Removal of spent flowers to keep plants productive, to prevent roots or bulbs from putting their energy into seed production, and to maintain an attractive appearance is called "deadheading".
Marigolds, zinnias, calendula, daffodils, tulips, and others benefit from this form of pruning.
Do not deadhead if seed dispersal is desired for self-sowing or if seed is going to be harvested.
The spent flowers of flowering bulbs are removed after bloom.
Tall plants and plants with tall flower stalks benefit from added support to prevent being knocked over by heavy rain or wind.
Bamboo stakes, tomato cages, tall brush, and special wire hoops or rings are used as supports and should be positioned just as new growth starts in the spring to avoid damaging plants later.
Most perennials and bulbs are winter hardy and do not require protection from the cold.
Mulch may be applied after the ground is frozen to a depth of 2" to protect from heaving caused by alternate freezing and thawing and to prevent premature emergence during warm spells in winter.
Many hours of free entertainment as the flower garden attracts birds, bees and butterflies.
Contributes to ones physical and mental health. Flower gardening forces one to get up off the coach, turn off the games shows and venture outside.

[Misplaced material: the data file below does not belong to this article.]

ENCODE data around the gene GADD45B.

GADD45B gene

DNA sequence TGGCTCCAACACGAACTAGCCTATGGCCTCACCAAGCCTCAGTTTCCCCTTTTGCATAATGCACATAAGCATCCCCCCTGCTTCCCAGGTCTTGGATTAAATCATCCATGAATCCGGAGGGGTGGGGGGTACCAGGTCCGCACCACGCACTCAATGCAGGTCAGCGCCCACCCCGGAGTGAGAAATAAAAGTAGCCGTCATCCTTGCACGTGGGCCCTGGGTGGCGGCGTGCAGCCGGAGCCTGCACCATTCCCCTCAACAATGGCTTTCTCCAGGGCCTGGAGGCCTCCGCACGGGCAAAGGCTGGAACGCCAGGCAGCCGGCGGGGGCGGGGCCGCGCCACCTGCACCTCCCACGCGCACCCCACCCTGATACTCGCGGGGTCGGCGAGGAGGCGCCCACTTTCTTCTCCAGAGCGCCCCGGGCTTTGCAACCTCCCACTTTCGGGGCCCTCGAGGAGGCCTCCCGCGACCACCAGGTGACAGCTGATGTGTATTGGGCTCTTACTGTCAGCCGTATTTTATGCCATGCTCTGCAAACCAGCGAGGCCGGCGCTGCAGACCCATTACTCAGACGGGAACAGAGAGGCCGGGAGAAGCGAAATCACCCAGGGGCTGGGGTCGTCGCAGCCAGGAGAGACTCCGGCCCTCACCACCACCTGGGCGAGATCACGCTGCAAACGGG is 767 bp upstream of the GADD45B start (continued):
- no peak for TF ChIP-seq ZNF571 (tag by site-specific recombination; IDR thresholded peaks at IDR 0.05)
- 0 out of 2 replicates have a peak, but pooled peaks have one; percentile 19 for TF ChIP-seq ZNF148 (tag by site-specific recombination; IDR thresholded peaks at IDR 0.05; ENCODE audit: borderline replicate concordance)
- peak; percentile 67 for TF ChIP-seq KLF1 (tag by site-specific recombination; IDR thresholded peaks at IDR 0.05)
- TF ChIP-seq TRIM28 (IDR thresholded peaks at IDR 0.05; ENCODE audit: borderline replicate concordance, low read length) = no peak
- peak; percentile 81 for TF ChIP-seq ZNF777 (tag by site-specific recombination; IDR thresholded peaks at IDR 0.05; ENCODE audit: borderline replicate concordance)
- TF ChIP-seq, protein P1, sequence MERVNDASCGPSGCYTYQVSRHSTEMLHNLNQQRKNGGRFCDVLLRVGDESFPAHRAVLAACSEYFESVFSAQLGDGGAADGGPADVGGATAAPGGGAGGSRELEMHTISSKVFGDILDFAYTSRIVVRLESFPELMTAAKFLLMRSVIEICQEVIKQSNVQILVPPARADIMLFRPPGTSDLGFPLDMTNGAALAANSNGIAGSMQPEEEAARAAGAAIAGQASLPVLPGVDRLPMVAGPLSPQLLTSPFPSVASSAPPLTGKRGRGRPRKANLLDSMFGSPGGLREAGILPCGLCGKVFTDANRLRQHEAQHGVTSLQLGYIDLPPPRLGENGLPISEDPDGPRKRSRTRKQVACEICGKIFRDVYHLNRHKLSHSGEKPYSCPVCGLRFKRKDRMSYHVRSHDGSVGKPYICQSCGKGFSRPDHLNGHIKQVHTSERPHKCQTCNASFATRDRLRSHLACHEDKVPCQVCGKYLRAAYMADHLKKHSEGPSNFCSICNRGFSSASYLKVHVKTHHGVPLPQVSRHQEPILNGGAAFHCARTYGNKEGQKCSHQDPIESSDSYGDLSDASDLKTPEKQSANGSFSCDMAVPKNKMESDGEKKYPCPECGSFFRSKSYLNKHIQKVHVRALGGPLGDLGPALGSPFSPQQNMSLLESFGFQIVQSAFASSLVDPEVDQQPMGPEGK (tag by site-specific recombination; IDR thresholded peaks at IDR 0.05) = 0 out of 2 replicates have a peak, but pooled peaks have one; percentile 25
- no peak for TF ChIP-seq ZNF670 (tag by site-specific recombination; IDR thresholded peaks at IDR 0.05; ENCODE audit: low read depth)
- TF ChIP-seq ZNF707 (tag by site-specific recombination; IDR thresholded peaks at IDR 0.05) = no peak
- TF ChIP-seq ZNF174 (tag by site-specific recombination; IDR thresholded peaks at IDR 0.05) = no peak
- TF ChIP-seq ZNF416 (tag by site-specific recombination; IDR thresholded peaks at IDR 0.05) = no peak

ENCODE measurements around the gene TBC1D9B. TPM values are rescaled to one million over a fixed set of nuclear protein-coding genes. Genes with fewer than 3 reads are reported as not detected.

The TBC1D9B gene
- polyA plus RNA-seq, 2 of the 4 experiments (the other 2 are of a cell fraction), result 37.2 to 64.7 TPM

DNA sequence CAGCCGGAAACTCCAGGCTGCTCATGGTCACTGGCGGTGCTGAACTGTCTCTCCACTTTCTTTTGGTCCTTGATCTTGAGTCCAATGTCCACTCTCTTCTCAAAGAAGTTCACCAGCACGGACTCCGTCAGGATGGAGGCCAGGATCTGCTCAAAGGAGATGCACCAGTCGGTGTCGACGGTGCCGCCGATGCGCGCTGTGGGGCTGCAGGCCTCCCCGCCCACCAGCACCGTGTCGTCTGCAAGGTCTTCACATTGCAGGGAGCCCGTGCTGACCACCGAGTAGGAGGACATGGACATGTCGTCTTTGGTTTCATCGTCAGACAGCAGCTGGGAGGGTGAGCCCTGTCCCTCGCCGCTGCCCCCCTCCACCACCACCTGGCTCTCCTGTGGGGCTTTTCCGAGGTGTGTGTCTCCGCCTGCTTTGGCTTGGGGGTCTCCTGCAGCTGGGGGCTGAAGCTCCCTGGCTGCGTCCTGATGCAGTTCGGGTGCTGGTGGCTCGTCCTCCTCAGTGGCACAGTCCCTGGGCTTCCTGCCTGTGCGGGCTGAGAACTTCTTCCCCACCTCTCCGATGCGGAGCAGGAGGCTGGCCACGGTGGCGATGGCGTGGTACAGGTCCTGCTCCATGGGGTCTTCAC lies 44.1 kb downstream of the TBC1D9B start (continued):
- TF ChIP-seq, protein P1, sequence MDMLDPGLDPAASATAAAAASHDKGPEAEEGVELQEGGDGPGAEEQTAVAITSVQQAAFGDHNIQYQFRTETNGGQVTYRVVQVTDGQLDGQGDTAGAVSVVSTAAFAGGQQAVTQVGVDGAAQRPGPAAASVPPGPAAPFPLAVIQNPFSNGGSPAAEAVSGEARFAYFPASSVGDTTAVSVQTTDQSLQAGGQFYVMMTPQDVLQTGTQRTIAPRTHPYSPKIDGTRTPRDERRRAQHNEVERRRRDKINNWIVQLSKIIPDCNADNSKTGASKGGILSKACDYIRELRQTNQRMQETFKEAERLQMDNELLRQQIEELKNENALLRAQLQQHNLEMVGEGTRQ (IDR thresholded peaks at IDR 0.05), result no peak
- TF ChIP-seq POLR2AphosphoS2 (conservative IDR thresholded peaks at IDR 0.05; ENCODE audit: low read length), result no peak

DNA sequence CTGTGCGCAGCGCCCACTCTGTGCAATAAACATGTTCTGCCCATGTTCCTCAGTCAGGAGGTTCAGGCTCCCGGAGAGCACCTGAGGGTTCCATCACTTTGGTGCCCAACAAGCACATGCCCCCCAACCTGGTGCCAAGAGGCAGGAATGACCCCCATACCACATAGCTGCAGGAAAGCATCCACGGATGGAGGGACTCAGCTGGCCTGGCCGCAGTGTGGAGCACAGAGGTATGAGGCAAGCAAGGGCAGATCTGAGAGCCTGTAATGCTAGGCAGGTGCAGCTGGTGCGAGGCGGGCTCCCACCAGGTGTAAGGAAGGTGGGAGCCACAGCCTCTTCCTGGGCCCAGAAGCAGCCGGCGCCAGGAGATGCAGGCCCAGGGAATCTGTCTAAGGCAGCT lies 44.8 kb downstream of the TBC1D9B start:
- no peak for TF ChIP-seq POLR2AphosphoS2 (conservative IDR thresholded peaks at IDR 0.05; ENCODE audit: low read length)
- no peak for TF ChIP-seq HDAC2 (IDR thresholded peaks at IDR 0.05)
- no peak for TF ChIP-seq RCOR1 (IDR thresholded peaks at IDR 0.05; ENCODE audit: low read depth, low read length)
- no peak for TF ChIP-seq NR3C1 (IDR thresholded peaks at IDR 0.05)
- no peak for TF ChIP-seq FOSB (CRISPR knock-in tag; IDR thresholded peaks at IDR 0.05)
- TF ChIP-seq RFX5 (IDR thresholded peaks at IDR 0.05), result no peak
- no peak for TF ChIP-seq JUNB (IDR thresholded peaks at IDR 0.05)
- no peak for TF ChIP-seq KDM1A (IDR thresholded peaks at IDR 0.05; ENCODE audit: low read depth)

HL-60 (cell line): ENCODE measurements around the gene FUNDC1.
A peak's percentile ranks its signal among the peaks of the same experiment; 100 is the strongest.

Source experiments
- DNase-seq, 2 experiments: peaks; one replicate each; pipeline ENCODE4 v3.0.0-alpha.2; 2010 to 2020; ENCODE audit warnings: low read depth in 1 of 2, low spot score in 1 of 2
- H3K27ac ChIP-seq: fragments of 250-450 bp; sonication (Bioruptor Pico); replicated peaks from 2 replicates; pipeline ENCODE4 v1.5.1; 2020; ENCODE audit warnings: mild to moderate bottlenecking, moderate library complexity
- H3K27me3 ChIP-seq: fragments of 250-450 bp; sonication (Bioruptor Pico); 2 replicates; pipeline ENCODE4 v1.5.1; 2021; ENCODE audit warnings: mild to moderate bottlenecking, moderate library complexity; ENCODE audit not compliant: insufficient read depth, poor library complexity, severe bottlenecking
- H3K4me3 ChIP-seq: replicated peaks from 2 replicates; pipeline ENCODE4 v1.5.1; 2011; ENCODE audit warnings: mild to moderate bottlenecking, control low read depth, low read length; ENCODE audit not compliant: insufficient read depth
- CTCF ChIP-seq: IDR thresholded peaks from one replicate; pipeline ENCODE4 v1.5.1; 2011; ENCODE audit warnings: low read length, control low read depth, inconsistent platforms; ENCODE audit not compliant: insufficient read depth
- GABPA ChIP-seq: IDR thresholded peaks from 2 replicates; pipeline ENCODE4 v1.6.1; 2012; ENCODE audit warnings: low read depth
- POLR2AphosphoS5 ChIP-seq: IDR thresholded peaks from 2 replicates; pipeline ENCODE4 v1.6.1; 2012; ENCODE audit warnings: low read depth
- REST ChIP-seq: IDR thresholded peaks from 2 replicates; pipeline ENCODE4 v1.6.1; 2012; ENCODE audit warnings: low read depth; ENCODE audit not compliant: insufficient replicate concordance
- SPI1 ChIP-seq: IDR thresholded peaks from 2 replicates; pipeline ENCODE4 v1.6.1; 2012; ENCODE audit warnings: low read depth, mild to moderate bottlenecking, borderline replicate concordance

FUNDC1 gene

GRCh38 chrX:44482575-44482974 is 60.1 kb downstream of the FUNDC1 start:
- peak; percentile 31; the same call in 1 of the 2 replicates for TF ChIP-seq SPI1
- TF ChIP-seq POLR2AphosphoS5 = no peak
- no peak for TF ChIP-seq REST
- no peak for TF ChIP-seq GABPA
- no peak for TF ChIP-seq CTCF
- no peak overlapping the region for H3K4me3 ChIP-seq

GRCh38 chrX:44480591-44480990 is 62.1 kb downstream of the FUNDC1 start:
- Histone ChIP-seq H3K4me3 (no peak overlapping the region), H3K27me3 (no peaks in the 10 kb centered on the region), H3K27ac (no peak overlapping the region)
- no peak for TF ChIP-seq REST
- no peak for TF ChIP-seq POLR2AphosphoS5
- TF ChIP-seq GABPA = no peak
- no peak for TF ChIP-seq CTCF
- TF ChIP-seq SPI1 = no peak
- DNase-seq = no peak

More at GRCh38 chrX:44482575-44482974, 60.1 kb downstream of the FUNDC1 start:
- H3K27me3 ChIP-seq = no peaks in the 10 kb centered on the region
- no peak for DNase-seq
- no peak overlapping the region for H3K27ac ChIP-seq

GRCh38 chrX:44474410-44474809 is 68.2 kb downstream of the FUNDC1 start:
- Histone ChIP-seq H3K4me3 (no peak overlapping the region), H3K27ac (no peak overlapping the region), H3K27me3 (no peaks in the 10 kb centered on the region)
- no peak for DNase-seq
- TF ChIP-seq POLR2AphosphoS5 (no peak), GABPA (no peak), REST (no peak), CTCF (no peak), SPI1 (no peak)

Considering seed packets and soil are relatively inexpensive flower gardening is a cheap hobby.
Protecting Mother Earth as planting flowers helps decrease air pollution and soil erosion.
Enrich the life of a friend, a neighbor or your significant other for pennies. No need to pay 20 bucks for a simple bouquet when you can grow 100 of them for nearly the same price.
Gardening is one of the few hobbies that doesn't demand leaving the house or lots of money to have an enjoyable time with the family.
Planting flowers adds color to the outdoor creation.
Adding flowering color among shrubbery increases the appeal of outdoor spaces.
Plants flowers improves one's mood and provides an overall feeling of well-being.